Tuesday, November 13, 2007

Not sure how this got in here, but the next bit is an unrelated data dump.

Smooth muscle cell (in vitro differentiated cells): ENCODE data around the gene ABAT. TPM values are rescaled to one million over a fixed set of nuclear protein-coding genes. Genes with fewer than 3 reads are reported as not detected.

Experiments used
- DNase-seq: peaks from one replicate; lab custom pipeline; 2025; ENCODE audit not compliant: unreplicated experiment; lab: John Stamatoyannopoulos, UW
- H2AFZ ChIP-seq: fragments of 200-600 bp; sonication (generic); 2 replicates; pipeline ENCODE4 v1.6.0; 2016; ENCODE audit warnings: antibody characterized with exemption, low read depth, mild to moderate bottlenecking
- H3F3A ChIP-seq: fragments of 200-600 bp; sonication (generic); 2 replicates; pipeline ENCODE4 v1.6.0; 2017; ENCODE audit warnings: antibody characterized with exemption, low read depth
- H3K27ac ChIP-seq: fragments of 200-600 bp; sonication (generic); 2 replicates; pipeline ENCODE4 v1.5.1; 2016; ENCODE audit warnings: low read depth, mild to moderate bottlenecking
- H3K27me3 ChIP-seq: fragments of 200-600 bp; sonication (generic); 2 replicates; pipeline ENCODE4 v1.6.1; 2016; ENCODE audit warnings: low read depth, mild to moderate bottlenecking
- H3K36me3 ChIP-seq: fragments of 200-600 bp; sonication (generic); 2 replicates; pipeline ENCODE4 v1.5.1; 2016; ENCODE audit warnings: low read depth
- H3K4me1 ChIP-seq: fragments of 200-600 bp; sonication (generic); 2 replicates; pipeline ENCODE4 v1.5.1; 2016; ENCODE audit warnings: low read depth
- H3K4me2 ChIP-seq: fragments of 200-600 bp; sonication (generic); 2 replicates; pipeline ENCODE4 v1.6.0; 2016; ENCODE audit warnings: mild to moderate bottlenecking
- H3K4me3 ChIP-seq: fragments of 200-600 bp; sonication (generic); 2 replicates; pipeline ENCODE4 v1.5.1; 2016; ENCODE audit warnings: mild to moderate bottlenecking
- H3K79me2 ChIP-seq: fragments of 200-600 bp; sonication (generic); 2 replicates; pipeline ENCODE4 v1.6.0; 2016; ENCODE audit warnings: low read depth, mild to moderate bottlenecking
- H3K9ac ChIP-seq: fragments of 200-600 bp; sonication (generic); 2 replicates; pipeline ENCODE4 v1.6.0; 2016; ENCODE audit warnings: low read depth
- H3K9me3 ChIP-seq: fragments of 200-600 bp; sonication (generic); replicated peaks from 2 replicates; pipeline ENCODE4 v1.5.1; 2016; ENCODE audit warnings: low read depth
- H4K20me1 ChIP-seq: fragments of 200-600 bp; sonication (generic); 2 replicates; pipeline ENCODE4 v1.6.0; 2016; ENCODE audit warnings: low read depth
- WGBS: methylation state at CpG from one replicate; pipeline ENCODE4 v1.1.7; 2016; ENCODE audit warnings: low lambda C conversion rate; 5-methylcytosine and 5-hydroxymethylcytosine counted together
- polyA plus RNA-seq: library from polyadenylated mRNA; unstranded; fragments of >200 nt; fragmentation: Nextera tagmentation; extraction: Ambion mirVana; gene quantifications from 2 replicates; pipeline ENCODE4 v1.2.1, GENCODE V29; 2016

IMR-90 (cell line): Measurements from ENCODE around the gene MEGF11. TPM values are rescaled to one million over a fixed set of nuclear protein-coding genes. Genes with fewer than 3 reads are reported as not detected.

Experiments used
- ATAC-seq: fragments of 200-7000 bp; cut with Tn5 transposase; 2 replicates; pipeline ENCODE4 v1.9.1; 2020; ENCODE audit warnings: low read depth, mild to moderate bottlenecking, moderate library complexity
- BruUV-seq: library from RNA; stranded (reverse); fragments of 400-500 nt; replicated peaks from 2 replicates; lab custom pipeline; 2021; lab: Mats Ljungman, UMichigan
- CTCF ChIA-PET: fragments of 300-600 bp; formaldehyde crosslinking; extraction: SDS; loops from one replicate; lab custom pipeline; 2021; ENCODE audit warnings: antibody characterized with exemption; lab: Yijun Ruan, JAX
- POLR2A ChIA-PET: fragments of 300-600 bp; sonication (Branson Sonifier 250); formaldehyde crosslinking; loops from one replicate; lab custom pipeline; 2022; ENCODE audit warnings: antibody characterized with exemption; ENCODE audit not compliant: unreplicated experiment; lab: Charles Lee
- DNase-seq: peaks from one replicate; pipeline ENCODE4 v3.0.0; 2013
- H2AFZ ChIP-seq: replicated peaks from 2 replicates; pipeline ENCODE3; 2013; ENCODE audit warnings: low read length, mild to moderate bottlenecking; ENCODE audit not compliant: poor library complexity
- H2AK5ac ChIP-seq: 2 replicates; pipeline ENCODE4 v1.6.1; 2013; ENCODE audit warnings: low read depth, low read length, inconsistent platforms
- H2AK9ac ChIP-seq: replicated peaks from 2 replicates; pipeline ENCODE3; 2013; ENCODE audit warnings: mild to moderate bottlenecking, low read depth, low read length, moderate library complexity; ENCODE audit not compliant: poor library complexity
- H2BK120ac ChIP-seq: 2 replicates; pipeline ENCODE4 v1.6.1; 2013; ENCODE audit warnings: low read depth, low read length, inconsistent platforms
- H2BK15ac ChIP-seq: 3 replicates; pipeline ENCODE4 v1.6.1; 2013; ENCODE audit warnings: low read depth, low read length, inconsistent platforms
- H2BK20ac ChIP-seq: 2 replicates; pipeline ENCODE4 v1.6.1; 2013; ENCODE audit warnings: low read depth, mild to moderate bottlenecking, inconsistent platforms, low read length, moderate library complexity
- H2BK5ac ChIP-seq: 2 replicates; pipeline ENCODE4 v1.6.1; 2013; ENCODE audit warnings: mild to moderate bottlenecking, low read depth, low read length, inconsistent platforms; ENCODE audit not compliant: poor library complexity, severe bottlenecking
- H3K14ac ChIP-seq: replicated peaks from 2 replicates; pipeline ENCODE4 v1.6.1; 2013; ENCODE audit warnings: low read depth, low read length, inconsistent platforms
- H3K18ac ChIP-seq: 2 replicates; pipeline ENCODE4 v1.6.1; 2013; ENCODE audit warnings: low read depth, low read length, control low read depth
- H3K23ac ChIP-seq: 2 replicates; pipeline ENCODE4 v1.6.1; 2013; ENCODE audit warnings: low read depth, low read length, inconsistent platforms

Did you read last week how top Yahoo Inc. officals were lambasted by Rep. Tom Lantos (D-Calif.) because the company gave information to the Chinese government that led to the jailing of a journalist? As reported by the Associated Press, Lantos told Yahoo CEO Jerry Yang and General Counsel Michael Callahan their behavior was either "inexcusably negligent" or "deliberately deceptive" because the two did not reveal the extent of Yahoo's conduct in testimony before Congress last year. Lantos also insisted they apologize to Shi's mother, who was sitting behind them in the House meeting room. Of course, the Yahoo execs said Yahoo had no choice but to reveal information about Shi's online activities after they got a subpoena from the Chinese government. They also said they didn't know what Peking was looking for when the company got the subpoena. Shi was sentenced to 10 years in prison for allegedly revealing state secrets, a common charge against pro-democracy activists in China. But what are U.S. companies to do when they do business in countries with repressive regimes? "I do not believe that America's best and brightest companies should be playing integral roles in China's notorious and brutal political repression apparatus," Lantos told the Yahoo execs. But does the U.S. have rules against it? Should we? And if we do, should we enforce them against Chevron in, say, a brutal military dictatorship like Burma, or against other oil companies in a less-toxic country like Saudi Arabia, where a small group of men control the wealth and women must cover their heads and are not allowed to drive cars?